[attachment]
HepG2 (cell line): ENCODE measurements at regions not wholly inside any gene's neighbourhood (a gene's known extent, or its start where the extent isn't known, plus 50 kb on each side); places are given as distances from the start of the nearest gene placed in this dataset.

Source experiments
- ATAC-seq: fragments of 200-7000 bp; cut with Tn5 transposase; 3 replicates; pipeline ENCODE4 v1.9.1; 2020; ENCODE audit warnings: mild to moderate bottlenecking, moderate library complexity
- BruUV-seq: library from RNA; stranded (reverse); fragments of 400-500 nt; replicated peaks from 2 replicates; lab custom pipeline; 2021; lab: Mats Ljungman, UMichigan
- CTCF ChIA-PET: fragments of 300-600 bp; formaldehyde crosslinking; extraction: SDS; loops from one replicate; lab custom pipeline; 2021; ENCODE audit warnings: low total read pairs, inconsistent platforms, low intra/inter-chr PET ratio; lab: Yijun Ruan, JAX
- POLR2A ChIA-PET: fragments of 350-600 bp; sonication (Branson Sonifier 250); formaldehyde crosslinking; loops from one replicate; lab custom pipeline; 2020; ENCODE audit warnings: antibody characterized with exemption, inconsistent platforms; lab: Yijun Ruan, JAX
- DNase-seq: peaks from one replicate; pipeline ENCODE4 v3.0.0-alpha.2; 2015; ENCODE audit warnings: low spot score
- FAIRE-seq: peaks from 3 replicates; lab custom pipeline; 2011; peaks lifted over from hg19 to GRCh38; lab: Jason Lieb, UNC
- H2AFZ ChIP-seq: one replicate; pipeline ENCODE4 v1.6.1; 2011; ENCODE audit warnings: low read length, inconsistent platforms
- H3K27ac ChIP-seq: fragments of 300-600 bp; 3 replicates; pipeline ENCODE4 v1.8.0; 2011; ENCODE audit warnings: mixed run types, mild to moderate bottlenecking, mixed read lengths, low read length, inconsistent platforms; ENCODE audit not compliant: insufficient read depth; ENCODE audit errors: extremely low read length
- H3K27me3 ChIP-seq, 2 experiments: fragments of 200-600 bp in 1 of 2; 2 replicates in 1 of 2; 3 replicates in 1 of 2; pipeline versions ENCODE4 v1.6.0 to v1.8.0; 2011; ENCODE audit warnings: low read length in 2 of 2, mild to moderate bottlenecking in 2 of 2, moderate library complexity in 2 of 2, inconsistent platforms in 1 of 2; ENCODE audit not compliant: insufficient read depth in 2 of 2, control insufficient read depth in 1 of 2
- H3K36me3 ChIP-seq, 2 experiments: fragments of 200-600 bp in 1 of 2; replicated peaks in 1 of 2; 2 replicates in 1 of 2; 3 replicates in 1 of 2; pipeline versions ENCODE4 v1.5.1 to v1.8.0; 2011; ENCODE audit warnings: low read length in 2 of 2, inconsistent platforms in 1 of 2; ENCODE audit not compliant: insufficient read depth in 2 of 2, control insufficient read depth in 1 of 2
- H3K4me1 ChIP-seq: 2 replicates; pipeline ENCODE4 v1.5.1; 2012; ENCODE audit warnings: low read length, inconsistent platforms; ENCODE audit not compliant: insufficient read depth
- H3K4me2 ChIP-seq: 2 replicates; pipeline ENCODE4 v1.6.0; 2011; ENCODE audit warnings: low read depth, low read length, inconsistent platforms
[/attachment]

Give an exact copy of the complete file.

HepG2 (cell line): ENCODE measurements at regions not wholly inside any gene's neighbourhood (a gene's known extent, or its start where the extent isn't known, plus 50 kb on each side); places are given as distances from the start of the nearest gene placed in this dataset.

Source experiments
- ATAC-seq: fragments of 200-7000 bp; cut with Tn5 transposase; 3 replicates; pipeline ENCODE4 v1.9.1; 2020; ENCODE audit warnings: mild to moderate bottlenecking, moderate library complexity
- BruUV-seq: library from RNA; stranded (reverse); fragments of 400-500 nt; replicated peaks from 2 replicates; lab custom pipeline; 2021; lab: Mats Ljungman, UMichigan
- CTCF ChIA-PET: fragments of 300-600 bp; formaldehyde crosslinking; extraction: SDS; loops from one replicate; lab custom pipeline; 2021; ENCODE audit warnings: low total read pairs, inconsistent platforms, low intra/inter-chr PET ratio; lab: Yijun Ruan, JAX
- POLR2A ChIA-PET: fragments of 350-600 bp; sonication (Branson Sonifier 250); formaldehyde crosslinking; loops from one replicate; lab custom pipeline; 2020; ENCODE audit warnings: antibody characterized with exemption, inconsistent platforms; lab: Yijun Ruan, JAX
- DNase-seq: peaks from one replicate; pipeline ENCODE4 v3.0.0-alpha.2; 2015; ENCODE audit warnings: low spot score
- FAIRE-seq: peaks from 3 replicates; lab custom pipeline; 2011; peaks lifted over from hg19 to GRCh38; lab: Jason Lieb, UNC
- H2AFZ ChIP-seq: one replicate; pipeline ENCODE4 v1.6.1; 2011; ENCODE audit warnings: low read length, inconsistent platforms
- H3K27ac ChIP-seq: fragments of 300-600 bp; 3 replicates; pipeline ENCODE4 v1.8.0; 2011; ENCODE audit warnings: mixed run types, mild to moderate bottlenecking, mixed read lengths, low read length, inconsistent platforms; ENCODE audit not compliant: insufficient read depth; ENCODE audit errors: extremely low read length
- H3K27me3 ChIP-seq, 2 experiments: fragments of 200-600 bp in 1 of 2; 2 replicates in 1 of 2; 3 replicates in 1 of 2; pipeline versions ENCODE4 v1.6.0 to v1.8.0; 2011; ENCODE audit warnings: low read length in 2 of 2, mild to moderate bottlenecking in 2 of 2, moderate library complexity in 2 of 2, inconsistent platforms in 1 of 2; ENCODE audit not compliant: insufficient read depth in 2 of 2, control insufficient read depth in 1 of 2
- H3K36me3 ChIP-seq, 2 experiments: fragments of 200-600 bp in 1 of 2; replicated peaks in 1 of 2; 2 replicates in 1 of 2; 3 replicates in 1 of 2; pipeline versions ENCODE4 v1.5.1 to v1.8.0; 2011; ENCODE audit warnings: low read length in 2 of 2, inconsistent platforms in 1 of 2; ENCODE audit not compliant: insufficient read depth in 2 of 2, control insufficient read depth in 1 of 2
- H3K4me1 ChIP-seq: 2 replicates; pipeline ENCODE4 v1.5.1; 2012; ENCODE audit warnings: low read length, inconsistent platforms; ENCODE audit not compliant: insufficient read depth
- H3K4me2 ChIP-seq: 2 replicates; pipeline ENCODE4 v1.6.0; 2011; ENCODE audit warnings: low read depth, low read length, inconsistent platforms